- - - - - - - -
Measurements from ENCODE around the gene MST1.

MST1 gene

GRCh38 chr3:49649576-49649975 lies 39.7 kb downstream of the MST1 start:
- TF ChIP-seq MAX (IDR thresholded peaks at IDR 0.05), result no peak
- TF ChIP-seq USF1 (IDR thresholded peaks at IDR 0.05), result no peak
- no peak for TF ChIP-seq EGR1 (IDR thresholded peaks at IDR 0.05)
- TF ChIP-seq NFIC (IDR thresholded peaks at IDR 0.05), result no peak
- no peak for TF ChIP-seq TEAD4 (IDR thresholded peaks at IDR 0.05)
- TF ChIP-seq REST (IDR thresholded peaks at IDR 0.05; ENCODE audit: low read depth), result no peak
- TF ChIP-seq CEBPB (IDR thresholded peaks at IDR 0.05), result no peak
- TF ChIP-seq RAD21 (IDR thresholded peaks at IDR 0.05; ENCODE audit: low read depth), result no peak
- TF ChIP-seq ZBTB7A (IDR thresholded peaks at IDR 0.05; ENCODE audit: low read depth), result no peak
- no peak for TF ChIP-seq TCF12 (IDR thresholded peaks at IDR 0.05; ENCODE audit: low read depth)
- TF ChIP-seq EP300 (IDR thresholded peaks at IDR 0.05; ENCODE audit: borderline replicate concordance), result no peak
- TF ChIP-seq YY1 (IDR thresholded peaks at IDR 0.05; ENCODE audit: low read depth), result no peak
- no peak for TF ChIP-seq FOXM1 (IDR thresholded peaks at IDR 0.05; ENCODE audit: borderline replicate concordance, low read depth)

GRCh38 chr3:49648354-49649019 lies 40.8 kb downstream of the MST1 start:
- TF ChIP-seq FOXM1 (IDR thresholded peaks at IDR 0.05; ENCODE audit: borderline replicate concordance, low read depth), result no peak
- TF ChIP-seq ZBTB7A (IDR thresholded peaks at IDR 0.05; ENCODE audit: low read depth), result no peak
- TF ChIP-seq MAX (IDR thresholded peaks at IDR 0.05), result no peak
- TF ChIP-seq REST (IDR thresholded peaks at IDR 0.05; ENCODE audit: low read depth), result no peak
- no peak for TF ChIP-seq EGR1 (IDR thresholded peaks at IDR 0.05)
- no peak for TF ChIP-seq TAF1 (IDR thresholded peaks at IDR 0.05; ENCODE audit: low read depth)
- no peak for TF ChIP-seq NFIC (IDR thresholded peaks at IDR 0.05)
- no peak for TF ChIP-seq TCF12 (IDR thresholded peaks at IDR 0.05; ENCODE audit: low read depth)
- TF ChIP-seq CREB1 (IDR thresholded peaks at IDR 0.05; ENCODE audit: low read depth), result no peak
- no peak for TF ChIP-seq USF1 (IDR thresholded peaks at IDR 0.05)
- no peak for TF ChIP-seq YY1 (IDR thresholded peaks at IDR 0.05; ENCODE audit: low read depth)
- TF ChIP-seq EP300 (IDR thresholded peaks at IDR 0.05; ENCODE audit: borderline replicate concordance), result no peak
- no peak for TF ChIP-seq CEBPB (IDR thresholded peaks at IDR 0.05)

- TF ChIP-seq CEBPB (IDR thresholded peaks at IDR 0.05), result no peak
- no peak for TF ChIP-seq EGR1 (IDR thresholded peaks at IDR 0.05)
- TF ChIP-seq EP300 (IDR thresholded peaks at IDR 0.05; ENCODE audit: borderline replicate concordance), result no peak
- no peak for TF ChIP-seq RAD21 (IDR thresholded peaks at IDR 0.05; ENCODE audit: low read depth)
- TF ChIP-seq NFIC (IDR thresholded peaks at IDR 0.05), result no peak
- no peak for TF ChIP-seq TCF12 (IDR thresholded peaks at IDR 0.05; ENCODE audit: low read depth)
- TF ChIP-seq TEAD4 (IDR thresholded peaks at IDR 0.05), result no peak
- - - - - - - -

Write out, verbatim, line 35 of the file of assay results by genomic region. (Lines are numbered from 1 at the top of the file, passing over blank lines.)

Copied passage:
- TF ChIP-seq NFIC (IDR thresholded peaks at IDR 0.05), result no peak